Suppose you have developed an upper bound on the number of vertices of a particular graph. This bound is the best possible bound that can be found for any given instance. What do you call such a bound? If it were an optimization problem then I would call it the optimal value or the optimal bound. Do you agree?
I am familiar with the term tight lower/upper bound. According to Wikipedia,
An upper bound is said to be a tight upper bound, a least upper bound, or a supremum if no smaller value is an upper bound. Similarly a lower bound is said to be a tight lower bound, a greatest lower bound, or an infimum if no greater value is a lower bound.
This definition does not mention whether the bound is achieved by an infinite family of instances or all instances. I looked up several books on "combinatorics", "algorithms", "graph theory" and "optimization". I could not find a reference that formally defines what a tight bound is.
According to the book Approximation Algorithms by Vijay V. Vazirani:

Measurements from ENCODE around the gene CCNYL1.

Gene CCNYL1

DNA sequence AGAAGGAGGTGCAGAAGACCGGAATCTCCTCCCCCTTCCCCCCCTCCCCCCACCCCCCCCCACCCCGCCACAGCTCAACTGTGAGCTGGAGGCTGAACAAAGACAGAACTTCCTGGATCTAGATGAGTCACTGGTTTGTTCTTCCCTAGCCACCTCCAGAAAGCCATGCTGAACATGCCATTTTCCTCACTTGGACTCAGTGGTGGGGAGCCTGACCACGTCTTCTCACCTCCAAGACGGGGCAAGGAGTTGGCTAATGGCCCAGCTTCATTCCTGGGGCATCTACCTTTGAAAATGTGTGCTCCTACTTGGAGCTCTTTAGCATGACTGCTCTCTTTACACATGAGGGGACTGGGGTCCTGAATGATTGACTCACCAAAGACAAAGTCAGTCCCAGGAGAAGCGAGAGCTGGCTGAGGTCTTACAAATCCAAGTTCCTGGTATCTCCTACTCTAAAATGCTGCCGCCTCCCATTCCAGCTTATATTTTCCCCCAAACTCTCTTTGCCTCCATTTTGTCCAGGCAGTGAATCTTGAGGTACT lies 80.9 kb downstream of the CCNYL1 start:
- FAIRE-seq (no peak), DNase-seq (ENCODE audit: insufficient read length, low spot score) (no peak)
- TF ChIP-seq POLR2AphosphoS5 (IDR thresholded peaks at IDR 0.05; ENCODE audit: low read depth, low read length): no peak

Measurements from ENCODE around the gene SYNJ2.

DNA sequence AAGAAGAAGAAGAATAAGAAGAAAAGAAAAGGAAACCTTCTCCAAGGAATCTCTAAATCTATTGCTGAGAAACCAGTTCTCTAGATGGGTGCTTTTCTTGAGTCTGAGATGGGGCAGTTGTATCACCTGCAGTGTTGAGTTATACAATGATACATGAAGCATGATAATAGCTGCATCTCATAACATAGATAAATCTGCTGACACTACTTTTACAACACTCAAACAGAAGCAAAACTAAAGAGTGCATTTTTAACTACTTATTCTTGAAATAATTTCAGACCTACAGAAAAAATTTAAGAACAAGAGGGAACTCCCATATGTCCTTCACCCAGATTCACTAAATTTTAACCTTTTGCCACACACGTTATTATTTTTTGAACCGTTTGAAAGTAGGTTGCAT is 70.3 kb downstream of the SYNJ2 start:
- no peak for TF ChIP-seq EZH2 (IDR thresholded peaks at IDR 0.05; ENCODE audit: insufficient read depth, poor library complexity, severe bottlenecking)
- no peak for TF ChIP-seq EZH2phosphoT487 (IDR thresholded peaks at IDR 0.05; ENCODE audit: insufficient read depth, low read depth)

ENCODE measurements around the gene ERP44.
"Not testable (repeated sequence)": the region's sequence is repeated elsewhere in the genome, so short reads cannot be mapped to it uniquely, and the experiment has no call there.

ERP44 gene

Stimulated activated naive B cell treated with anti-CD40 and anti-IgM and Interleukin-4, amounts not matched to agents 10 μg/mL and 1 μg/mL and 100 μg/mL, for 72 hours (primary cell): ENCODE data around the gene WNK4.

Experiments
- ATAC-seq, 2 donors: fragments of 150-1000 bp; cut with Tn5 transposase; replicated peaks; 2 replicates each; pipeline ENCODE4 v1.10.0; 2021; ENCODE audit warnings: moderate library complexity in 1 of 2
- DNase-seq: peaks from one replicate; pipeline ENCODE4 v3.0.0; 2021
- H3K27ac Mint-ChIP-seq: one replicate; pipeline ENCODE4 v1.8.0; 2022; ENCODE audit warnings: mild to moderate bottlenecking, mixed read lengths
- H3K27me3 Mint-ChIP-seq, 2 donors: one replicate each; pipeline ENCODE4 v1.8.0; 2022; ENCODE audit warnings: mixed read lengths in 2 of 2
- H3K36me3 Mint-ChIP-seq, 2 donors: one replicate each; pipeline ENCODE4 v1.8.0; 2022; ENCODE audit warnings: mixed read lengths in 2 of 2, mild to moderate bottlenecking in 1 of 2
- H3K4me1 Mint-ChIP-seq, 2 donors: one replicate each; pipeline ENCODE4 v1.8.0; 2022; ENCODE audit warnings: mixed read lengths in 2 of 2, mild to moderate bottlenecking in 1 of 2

An infinite family of instances of this kind, showing that the analysis of an approximation algorithm is tight, will be referred to as a tight example.
So given a bound (e.g., upper bound), an example is tight if it represents an infinite family of instances achieving the bound. However, this bound may not be the best possible bound that can be found for the problem. What if you have the best possible bound (say optimal bound) for the problem and give a tight example corresponding to it? Although the example is still tight (by definition), it is different from other tight examples since its corresponding bound is optimal. So basically the question is, can we call the bound optimal (as I did!) or there is already a definition for such a bound? I have also heard of the phrase "theoretical lower/upper bound" but have no idea when we should use it!
How do you differentiate the above terminologies (preferably by formal definitions)? Are there any other terminologies that are not mentioned here?